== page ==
The extent to which higher education (HE) is conceived as ‘within the bounds of the possible’ and worthwhile for non-participating adults

Dyke, Martin (2011) The extent to which higher education (HE) is conceived as ‘within the bounds of the possible’ and worthwhile for non-participating adults In, Fuller, Alison, Heath, Sue and Johnston, Brenda (eds.) Widening Participation for Reluctant Students: Involving ‘ordinary people'. London, GB, Routledge


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This chapter will consider how people come to navigate their way through a terrain of differential enablements and barriers to work and education, alongside a consideration of their engagement in, and attitudes towards, formal and informal learning. It will examine the extent to which participation in HE may be conceived as worthwhile and ‘within the bounds of the possible’ for some of our sample members - that is, something they could imagine themselves as doing - whereas for others it is not. The chapter will draw on the life stories of two networks, to illustrate how members of these networks are making their way along various educational and career pathways, and how their concerns influence what they regard to be realistic or possible options for themselves. These perceptions may be subjective but they are nonetheless based on realistic assessments of the opportunities and barriers that present themselves to individuals. The paradox of course is that such assessments risk ultimately being self-fulfilling and can reproduce patterns of (dis)engagement over generations. A key finding here, though, is that these ‘boundaries of the possible’ are not fixed, but can be transformed by people’s shared life experience, influenced by the experience of HE of people in their networks, as well as by local education and training interventions. Circumstances change, for some more than others, but they are not static or unidirectional; younger generations influence the thinking of older generations as well as vice versa. A consideration of the ‘bounds of the possible’ sheds some light on changing patterns of participation, as well as on changing attitudes to learning despite predominantly negative experiences of compulsory schooling. The chapter will conclude that these shifting boundaries are like a flexible membrane able to expand and contract as people learn from their life experience and the experiences of those around them.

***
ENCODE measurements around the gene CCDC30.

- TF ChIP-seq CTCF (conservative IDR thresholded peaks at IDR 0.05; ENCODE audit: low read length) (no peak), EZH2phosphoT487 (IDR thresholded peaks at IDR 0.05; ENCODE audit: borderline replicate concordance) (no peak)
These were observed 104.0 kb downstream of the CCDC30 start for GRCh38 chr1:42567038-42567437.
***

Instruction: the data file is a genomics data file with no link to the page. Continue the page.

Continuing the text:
Item Type: Book Section
ISBNs: 9780415575645 (print)
9780415575638 (print)
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ePrint ID: 149511
Date :
Date Event
May 2011Published
Date Deposited: 28 May 2010 15:56
Last Modified: 18 Apr 2017 14:25
Further Information:Google Scholar

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